By Scarlett Jones, a guest post originally published here.
People ask is coffee good for you? Well, did you know that Americans would have consumed 624 million cups of coffee by the end of today? This is, however, not surprising if you consider that 70% of Americans say they consume coffee at least once every week, while 62% drink the beverage daily.
Why is a steaming cup of coffee the first thing many people think about when they wake up? Many coffee drinkers will say that they love coffee because it immediately makes them feel energized and alert.
But is it good for you? If you are a coffee lover looking for an answer to this question, we have good news. Yes, coffee is indeed good for you and your health. You don’t have to take our word for it because several scientific studies have proved this to be true.
This article presents 12 proven health benefits of coffee.
How do you make good coffee?
When it comes to getting the full benefits of coffee, the way you prepare the beverage matters.
A news article published by Harvard Health Publishing cites, “A study published … by the European Journal of Preventive Cardiology [which] found that filtering coffee … — not just boiling ground coffee beans and drinking the water — was better for health, particularly for older people.”
The idea that the way you make your coffee matters is supported by Brian Bennett, a restaurateur who says he “believes in serving all-natural, local, organic and, most importantly, delicious food!”
Writing for the American website that focuses on technology and consumer electronics, Cnet.com, Bennett says, “Depending on if you dig drip, French press, cold brew, or prefer to single-pod it up, your method of coffee making has a measurable impact on flavor and quality.”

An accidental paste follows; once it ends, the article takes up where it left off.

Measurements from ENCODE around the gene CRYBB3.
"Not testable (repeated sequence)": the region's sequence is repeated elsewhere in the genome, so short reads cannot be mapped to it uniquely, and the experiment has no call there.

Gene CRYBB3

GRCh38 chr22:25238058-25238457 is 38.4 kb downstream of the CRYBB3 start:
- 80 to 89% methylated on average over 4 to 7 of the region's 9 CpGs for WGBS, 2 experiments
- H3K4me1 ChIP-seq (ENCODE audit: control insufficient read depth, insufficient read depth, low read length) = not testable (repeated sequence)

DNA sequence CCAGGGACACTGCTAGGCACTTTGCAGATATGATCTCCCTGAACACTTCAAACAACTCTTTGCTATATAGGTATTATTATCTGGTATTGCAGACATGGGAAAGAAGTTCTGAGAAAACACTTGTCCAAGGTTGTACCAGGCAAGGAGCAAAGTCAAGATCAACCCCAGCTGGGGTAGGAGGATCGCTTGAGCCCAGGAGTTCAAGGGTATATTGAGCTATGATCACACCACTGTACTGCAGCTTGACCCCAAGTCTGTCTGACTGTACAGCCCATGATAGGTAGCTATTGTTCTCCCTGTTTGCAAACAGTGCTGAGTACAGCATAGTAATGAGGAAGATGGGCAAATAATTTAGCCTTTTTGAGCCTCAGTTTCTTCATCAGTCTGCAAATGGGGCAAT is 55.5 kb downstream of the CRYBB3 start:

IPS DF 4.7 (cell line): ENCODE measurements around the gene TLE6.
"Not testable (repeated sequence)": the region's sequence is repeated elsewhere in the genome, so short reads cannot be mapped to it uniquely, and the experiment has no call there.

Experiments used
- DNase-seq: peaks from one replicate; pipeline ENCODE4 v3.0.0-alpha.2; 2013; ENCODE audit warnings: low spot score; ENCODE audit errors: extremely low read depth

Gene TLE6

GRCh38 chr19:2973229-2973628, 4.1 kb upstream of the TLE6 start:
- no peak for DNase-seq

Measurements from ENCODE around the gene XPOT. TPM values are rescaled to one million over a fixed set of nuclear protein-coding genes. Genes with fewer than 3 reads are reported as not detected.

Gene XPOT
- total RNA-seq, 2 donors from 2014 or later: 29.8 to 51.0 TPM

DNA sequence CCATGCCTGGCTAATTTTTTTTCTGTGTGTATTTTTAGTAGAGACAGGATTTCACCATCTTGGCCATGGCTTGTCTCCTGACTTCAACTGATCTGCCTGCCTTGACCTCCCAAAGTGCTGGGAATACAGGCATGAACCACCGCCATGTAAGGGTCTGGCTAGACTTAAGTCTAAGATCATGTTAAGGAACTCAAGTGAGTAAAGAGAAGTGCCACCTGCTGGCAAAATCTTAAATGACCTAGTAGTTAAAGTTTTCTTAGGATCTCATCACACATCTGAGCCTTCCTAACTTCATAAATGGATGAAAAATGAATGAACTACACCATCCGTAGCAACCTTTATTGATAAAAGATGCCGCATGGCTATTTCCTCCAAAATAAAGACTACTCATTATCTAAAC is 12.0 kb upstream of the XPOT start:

Bennett also suggests different ways of brewing various types of coffee. However, his final advice is, “Like any personal pursuit or pleasurable endeavor, brewing and enjoying coffee is highly subjective.” So he suggests, “Just brew it your way.”
Is coffee good for you then? 12 key facts
Now that you know how to make your coffee, let’s look at the health-related reasons you should make more of the beverage.
1. Coffee Boosts Metabolism and Facilitates Burning of Fat
It is estimated that 69% of Americans are either overweight or obese. Many of these people are involved in efforts to get rid of the extra fat. While we cannot say that drinking coffee alone would help them shed the unwanted pounds, studies have shown that it can play a substantial role.
This conclusion is acknowledged by researchers from the Harvard T.H. Chan School of Public Health, who concluded that “Drinking four cups of coffee daily could reduce body fat by up to 4%.”
Healthline.com cites several studies showing that coffee consumption could be associated with better gut health, decreased body fat, and an increased likelihood of physical activity. All these could assist in promoting weight management.
2. Contains Essential Nutrients
Of course, the one element most associated with coffee is caffeine, but did you know that the beverage also has several other healthy nutrients?
MedicalNewsToday.com, the online outlet for medical news and information, lists some valuable nutrients in coffee:
- Riboflavin (vitamin B2): Helps the body turn food into fuel.